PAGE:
Build Your Own MMO
Oh what exciting times we live in. Ever felt like building your own MMO? Well with the recent news that six year old French MMORPG Ryzom has gone open source, you can. In fact, if you’re already a fan of the game, you could even build your own expansion or features for it and have it incorporated into the official release. Awesome sauce.
For those who aren’t familiar with the term, open source basically means that the source code (and in Ryzom’s case, the art assets too) used to create software is made freely available to the general public to do with as they wish. Often open source projects also allow proven developers to help contribute to the main code base and use the system as a way of driving their product forward and improving or adding new functionality. In the case of Ryzom, no doubt the developers will welcome the additional support to the core game that going open source will provide them but I get the sense that it’s not their main motivating factor; Winch Gate seem to genuiely believe in the principle of sharing code to let others benefit from it and hopefully evolve and benefit the MMORPG industry as a result.
Us bloggers often spend a lot of time debating how we have to pay for our MMOs and the pros and cons of subscription based or F2P models but we rarely think about how they’re made. I’m just an amateur observer but it’s always been my impression that the reason MMOs have such a low success threshold and demand such stringent payment systems is because of the huge amount of time and effort required to create them. They’re vast games that require a lot of attention and – feel free to correct me here – there doesn’t seem to be any sort of the off-the shelf MMORPG engine that developers can use to help get their games up and out in a timely manner.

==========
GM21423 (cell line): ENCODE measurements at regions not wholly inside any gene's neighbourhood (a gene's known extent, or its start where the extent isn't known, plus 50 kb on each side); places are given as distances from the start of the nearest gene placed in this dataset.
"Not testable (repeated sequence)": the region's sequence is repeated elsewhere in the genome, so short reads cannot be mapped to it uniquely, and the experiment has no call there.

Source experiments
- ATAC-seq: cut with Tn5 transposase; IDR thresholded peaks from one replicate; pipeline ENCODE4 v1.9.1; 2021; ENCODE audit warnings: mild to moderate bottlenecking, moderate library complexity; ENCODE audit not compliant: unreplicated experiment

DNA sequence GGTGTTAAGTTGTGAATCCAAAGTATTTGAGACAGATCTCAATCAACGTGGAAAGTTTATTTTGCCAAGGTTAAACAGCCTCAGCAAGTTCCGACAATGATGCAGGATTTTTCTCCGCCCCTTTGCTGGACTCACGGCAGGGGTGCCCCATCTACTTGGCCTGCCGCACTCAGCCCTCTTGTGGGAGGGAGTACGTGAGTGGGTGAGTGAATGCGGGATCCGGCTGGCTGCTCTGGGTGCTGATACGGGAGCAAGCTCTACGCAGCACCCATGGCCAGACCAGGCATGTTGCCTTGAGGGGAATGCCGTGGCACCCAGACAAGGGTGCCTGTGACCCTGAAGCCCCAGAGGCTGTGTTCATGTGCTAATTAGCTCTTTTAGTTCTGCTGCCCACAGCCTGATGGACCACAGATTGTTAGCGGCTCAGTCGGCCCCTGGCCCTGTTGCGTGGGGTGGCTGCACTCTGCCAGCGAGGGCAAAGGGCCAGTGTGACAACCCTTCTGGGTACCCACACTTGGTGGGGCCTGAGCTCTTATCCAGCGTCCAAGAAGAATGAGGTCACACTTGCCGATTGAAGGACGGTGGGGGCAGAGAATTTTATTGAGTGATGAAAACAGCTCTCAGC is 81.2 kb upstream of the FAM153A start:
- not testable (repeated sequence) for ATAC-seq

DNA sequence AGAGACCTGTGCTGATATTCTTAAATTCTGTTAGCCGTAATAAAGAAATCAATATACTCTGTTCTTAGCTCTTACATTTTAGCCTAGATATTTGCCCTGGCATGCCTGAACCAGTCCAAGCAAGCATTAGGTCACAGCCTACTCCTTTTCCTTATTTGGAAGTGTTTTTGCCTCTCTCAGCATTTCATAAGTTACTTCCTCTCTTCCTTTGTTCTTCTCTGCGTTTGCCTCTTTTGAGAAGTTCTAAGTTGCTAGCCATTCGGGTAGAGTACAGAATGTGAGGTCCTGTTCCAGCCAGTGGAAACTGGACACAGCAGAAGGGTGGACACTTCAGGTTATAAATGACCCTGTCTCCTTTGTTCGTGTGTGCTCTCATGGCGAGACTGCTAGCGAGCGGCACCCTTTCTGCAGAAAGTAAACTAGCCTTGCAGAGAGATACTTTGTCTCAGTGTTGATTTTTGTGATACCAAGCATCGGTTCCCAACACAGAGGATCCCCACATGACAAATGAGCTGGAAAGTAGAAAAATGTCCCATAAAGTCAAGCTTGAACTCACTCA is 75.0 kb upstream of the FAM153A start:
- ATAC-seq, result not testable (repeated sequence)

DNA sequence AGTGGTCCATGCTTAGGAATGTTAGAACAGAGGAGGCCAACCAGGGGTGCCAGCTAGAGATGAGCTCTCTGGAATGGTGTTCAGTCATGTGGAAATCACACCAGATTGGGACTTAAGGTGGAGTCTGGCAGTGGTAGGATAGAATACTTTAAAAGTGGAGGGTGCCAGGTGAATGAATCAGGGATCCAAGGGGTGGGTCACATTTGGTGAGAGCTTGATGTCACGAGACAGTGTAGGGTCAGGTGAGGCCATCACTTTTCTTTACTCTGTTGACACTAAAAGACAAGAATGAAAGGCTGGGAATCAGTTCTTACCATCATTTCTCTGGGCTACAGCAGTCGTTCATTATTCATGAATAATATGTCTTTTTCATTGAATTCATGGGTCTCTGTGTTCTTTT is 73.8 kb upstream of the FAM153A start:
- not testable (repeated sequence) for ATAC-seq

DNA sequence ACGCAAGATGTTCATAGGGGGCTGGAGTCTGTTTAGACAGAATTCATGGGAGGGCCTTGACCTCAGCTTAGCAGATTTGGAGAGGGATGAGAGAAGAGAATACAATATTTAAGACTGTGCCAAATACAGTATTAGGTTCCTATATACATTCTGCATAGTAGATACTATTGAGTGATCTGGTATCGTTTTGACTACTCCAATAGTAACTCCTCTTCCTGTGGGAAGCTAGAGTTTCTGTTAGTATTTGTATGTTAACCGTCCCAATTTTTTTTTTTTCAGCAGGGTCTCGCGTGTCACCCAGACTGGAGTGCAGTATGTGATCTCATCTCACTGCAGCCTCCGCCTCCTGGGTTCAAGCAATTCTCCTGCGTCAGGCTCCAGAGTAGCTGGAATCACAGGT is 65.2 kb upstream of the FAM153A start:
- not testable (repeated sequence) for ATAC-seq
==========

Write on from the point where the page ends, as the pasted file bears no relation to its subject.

I know the Unreal Engine has been used by a few games, such as Lineage 2 and Vanguard, but it seems like it still requires extensive modifications to get it working in a MMO environment and I’m sure it costs a pretty penny too. Plus when companies like Cryptic develop their own internal engines for knocking out MMO quickly it’s not in the financial interest of their backers for them share their toys with the rest of the kids. Open source is a great way to solve these issues though.
The big problem with open source however (as can be seen with the Linux community) is that without a capitalist drive you end up with lots of fractured developments, all lacking in single focus to challenge the big boys on the block. Although Ubuntu’s great, this lack of cohesion and cooperation is why Linux as an OS is never going to be able to stand toe-to-toe with Microsoft and Apple and challenge their domination because all of the developers want to build their own distributions instead of collaborating on one mega-product. This could quite likely happen with the Ryzom source code too and I wouldn’t be surprised if we ended up with lots of small, fun MMO projects scattered about but none able to take on the “proper” MMORPGs.
However, there’s still plenty of opportunity to be had for the small, professionally organised indie companies out there who can use the Ryzom source code as a base for their own MMOs and thus shorten their development time and reduce their development costs. If this happens enough or starts a trend creating other open source MMO projects, us players may find ourselves with a heck of a lot more gaming options, freedom of choice and cheaper prices. That’s gotta be a win-win situation for everyone.